We establish that £5,000 belongs to Mr G. We write to Mr G to invite him to claim. We use the address from the client file, but the letter is returned and marked 'addressee no longer at this address'. A basic online tracing search does not reveal Mr G's current address. The file contains Mr G's full name, date of birth and another previous address.

Given the significant amount of money involved, and the information available, we decide it is proportionate to instruct an enquiry agent to try to trace Mr G. The agent makes extensive enquiries and locates Mr G at a cost of £300.

Example 4

We establish that £250 belongs to Mrs H. The file relating to Mrs H only contains an email address and telephone number, both of which are no longer in use. There is no other useful information in the file and Mrs H has a very common surname.

Given the amount of money involved, and the lack of information available, we decide that it is not proportionate to try to trace her.

6. Establishing who each balance belongs to

Once we have prepared the Distribution List, set a small balance threshold and invited claims, we will next establish who each balance belongs to (known as "verification"). We need to do this as a balance may, for example, have several potential claimants such as the seller, mortgage provider or estate agent in a conveyancing transaction.

In many cases it will be obvious who should be paid the balance and payment can be made quickly. An example is where a client paid money to the intervened firm shortly before the intervention to hold pending a property purchase, but no work was done. In this case it is obvious that the balance should be paid back to the client.

In other cases, it may not be clear who should be paid the balance and further investigation may be required.

If two or more parties claim the same balance, we will consider the evidence and make a recommendation for payment in a report. We may disclose the report to the parties for comment before a formal decision is made. Very occasionally, it is not possible for us to decide who should be paid. If the parties cannot agree, we will put aside the balance for a period of time to enable an agreement to be reached, including court proceedings if necessary. In some cases, we may establish all or part of a balance belongs to the intervened firm. For example, there may be unpaid costs or paid disbursements which the firm has not taken from the money it was holding for the client. We treat this money as office money (see paragraph 7.4 below).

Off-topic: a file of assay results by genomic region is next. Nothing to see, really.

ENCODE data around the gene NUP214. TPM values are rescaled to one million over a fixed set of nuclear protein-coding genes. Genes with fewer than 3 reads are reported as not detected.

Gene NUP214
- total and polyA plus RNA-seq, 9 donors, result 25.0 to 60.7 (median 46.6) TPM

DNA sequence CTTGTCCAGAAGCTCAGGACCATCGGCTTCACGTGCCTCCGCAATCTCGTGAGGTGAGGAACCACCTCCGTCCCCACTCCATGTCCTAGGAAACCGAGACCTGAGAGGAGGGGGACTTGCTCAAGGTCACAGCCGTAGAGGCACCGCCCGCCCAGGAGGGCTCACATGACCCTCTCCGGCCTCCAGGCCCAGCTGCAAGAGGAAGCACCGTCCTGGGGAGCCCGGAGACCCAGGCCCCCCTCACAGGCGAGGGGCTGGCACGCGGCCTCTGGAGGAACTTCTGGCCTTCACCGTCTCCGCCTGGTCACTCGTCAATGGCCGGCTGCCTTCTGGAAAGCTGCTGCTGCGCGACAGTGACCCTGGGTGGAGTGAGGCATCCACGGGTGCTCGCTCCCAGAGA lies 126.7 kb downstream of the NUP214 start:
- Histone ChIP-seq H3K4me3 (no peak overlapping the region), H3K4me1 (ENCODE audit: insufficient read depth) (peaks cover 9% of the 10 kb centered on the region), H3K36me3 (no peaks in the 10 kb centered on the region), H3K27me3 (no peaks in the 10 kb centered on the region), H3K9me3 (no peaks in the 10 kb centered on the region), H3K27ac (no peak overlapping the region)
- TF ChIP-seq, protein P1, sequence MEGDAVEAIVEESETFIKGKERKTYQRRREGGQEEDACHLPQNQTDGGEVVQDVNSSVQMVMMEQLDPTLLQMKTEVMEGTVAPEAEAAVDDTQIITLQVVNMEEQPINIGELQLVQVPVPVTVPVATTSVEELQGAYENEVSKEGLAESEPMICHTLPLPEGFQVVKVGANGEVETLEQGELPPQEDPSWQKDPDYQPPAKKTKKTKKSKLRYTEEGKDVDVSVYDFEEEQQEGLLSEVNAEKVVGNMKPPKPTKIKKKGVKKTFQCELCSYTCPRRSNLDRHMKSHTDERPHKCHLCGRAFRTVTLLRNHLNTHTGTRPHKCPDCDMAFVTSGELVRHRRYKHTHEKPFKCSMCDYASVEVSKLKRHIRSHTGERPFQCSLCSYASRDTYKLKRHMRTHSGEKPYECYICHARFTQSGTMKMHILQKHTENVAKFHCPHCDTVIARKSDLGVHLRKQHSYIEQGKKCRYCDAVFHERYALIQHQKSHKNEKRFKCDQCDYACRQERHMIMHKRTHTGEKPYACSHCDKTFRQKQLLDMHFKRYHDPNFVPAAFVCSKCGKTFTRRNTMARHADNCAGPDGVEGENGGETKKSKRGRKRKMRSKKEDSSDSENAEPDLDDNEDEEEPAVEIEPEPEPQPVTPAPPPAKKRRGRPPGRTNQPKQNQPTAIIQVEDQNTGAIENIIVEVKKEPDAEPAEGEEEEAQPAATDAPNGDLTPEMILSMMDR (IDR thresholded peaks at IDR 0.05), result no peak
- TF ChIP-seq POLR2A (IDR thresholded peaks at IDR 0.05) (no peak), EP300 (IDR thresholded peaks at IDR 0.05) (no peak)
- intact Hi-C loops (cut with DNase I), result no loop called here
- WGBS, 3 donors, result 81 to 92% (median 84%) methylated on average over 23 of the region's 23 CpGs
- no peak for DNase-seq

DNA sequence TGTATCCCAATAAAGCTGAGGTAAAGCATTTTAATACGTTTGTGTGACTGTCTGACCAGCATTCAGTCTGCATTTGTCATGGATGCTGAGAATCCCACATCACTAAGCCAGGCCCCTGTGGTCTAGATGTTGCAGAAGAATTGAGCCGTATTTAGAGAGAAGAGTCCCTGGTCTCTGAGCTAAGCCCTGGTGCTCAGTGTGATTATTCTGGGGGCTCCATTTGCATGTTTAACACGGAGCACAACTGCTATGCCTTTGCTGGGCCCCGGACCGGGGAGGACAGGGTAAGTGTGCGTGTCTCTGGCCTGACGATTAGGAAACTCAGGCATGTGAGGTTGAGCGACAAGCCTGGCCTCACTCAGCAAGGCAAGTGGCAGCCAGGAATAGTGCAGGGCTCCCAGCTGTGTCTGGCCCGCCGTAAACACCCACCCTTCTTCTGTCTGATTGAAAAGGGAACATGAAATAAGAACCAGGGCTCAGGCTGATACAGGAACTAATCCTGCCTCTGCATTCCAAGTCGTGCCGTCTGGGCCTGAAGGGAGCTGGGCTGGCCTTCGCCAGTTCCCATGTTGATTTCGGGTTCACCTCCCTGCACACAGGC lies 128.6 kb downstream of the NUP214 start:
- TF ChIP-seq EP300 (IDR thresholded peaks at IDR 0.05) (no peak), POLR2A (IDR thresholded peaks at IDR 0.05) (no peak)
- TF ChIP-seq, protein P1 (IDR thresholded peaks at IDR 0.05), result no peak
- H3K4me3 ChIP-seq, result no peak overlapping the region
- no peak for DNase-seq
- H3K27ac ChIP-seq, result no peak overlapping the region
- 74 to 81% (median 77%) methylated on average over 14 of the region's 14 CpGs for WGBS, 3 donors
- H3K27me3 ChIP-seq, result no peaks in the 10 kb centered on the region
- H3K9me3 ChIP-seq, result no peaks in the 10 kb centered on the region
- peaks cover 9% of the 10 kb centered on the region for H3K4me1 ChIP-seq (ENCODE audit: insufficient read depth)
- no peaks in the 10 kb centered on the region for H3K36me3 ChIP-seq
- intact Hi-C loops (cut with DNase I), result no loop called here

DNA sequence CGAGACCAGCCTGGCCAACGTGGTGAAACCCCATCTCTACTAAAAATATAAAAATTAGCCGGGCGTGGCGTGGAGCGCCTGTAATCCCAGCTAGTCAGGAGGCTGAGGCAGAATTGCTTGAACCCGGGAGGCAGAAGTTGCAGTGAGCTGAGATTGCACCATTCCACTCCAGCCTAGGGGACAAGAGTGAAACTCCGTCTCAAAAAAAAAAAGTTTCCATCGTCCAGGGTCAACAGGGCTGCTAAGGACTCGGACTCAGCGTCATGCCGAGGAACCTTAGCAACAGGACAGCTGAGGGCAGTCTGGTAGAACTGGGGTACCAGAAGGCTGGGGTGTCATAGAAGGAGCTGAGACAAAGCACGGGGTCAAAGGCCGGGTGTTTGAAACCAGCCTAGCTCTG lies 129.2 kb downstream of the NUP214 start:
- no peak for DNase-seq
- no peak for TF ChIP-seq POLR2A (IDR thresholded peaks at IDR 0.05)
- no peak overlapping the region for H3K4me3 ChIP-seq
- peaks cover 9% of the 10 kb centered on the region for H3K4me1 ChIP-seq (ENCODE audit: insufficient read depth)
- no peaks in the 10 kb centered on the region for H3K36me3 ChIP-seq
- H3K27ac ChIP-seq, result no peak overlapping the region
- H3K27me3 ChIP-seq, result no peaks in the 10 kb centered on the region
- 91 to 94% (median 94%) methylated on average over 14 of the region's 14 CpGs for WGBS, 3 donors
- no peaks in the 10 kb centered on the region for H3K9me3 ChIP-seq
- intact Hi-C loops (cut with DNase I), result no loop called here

Example 5

We establish that a balance of £20,000 relates to a property sale that completed two years ago. It is not clear from the file why this money was held by the intervened firm, so we contact both the seller and the buyer to find out. We learn that the parties have been in dispute over the £20,000 since completion of the sale. Both are legally represented, and court proceedings are imminent.

Given that the parties are in dispute and are heading towards litigation, we decide to hold the balance until the dispute is resolved. Six months later, the parties agree that they are each entitled to half of the money. We therefore make a payment of £10,000 to the seller and £10,000 to the buyer.

7. Deciding to pay money

We prepare a report, known as a 'payment report', prior to making a formal decision to pay money out of the statutory trust. Payment reports can cover the statutory trust as a whole, in which case the decision maker is asked to approve a "payment scheme", or may cover a specific balance, in which case the decision will relate to payment of that sum only.

A payment report (both for a specific balance or a payment scheme) will contain the following information:

  • relevant background to the intervention and intervened firm
  • the state of the accounts and whether the Distribution List is reliable
  • the extent of and conclusions from the verification work.